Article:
This first trip south was pretty uneventful… I was new to the reality of long distance trucking, but it didn’t seem like anything to worry about. It was a motor vehicle, (big I’ll admit) but you just adjust to the size and take as much room as you need, and pay attention. To everything.
I was told by Jimmy to stop in DC at the DC truck stop and unload the overload on the back end of the trailer. It was the potatoes that I picked up on Long Island for Gastonia, NC. But I found a large cluster of straight trucks along the outer perimeter, and he told me to pay the free driver (he gave me the amount in cash,) to pay the driver to take my overload through Virginia to just over the NC state line where I would pickup this overload again. They actually had a guy who ran a business of carrying overloads of road drivers across the state of VA so as not to get fined.
Now this calls for a bit of explanation, because loading and load handling are a significant part of a driver’s job. Each state uses the scales (you’ve seen them on the roadside I’m sure) but back then only NC and VA were really into weighing loads. Here’s how it went.
A truck is loaded from front to rear with say a line of potato bags across the front on the floor about one rack high. The next line is two bags high, then three and four etc, til eventually it all loaded right up to the top of the large rear exterior door. A cutaway view of the trailer would show a long ramp-like structure of the product, the top of the ramp ending at the top of the door.This gives the loaders the ability to load heavily on the twin tandem axles, and light on the frontal ones. There was a max gross weight for trucks of a 42-foot body length and in those days if I recall correctly, it was max 32,000 lbs. They also allowed about 2,000 lbs over as a SOP to the carriers but IF you went over the MGW (max gross), you were fined not just the amount of the overload, but they also rescinded the allowance so that you were fined the full amount plus. These were some of the reasons that truckers carried significant amounts of cash with them.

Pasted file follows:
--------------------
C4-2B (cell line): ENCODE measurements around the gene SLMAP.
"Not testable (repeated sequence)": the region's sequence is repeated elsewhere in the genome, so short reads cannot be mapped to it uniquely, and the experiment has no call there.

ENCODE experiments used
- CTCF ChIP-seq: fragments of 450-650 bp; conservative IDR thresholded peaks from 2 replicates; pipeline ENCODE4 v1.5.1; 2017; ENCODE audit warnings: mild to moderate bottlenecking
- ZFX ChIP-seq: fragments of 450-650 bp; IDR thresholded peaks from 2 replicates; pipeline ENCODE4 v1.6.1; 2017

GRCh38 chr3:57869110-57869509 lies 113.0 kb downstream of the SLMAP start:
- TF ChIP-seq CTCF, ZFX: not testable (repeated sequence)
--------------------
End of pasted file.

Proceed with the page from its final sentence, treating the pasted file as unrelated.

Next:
Jimmy had a separate leather carrier on a chain that the driver carried chained to his belt. Worn in his pocket. Also the lading statements when delivering to a site. This system also held true for crates of citrus fruit as loaded by the growers. So the over loaders would parcel out the correct amount by weight, load it into one of their straight jobs, and then meet us just over the NC state line at Slim’s truck terminal. Reload the rig and away we went to sunny Florida with no further ado.
It may sound more complicated than it is, but it was part of the normal routine. You learned the ropes early and totally. (If that still goes on I’m not aware of it. Nowadays you will find massive trailers some 53 feet long… max length back in those days was a 42 foot box.)
Jimmy had two Trailmobiles and two Stricks. Both are still in business if my memory serves me, but the newer Great Danes were being seen coming from the west coast…now they’re very common around here.